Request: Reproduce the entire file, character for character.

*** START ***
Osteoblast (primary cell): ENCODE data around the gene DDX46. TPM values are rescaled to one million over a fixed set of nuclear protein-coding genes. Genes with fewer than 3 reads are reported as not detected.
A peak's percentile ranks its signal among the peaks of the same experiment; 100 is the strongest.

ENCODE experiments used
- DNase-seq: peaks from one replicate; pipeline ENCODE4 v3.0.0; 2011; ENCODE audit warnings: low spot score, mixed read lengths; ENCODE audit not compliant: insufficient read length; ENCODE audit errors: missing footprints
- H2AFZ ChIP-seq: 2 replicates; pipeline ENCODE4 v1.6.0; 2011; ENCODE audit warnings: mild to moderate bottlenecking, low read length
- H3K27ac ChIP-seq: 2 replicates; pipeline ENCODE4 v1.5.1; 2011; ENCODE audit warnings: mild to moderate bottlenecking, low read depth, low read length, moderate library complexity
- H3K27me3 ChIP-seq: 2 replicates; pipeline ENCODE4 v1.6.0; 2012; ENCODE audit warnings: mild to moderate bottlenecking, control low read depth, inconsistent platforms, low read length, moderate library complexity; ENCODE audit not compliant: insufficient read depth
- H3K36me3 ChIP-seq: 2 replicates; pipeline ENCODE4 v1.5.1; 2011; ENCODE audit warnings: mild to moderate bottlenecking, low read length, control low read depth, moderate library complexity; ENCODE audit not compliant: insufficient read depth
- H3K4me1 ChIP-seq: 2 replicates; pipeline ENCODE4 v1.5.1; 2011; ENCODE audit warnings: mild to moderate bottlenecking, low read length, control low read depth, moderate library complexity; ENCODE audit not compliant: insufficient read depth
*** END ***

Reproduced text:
Osteoblast (primary cell): ENCODE data around the gene DDX46. TPM values are rescaled to one million over a fixed set of nuclear protein-coding genes. Genes with fewer than 3 reads are reported as not detected.
A peak's percentile ranks its signal among the peaks of the same experiment; 100 is the strongest.

ENCODE experiments used
- DNase-seq: peaks from one replicate; pipeline ENCODE4 v3.0.0; 2011; ENCODE audit warnings: low spot score, mixed read lengths; ENCODE audit not compliant: insufficient read length; ENCODE audit errors: missing footprints
- H2AFZ ChIP-seq: 2 replicates; pipeline ENCODE4 v1.6.0; 2011; ENCODE audit warnings: mild to moderate bottlenecking, low read length
- H3K27ac ChIP-seq: 2 replicates; pipeline ENCODE4 v1.5.1; 2011; ENCODE audit warnings: mild to moderate bottlenecking, low read depth, low read length, moderate library complexity
- H3K27me3 ChIP-seq: 2 replicates; pipeline ENCODE4 v1.6.0; 2012; ENCODE audit warnings: mild to moderate bottlenecking, control low read depth, inconsistent platforms, low read length, moderate library complexity; ENCODE audit not compliant: insufficient read depth
- H3K36me3 ChIP-seq: 2 replicates; pipeline ENCODE4 v1.5.1; 2011; ENCODE audit warnings: mild to moderate bottlenecking, low read length, control low read depth, moderate library complexity; ENCODE audit not compliant: insufficient read depth
- H3K4me1 ChIP-seq: 2 replicates; pipeline ENCODE4 v1.5.1; 2011; ENCODE audit warnings: mild to moderate bottlenecking, low read length, control low read depth, moderate library complexity; ENCODE audit not compliant: insufficient read depth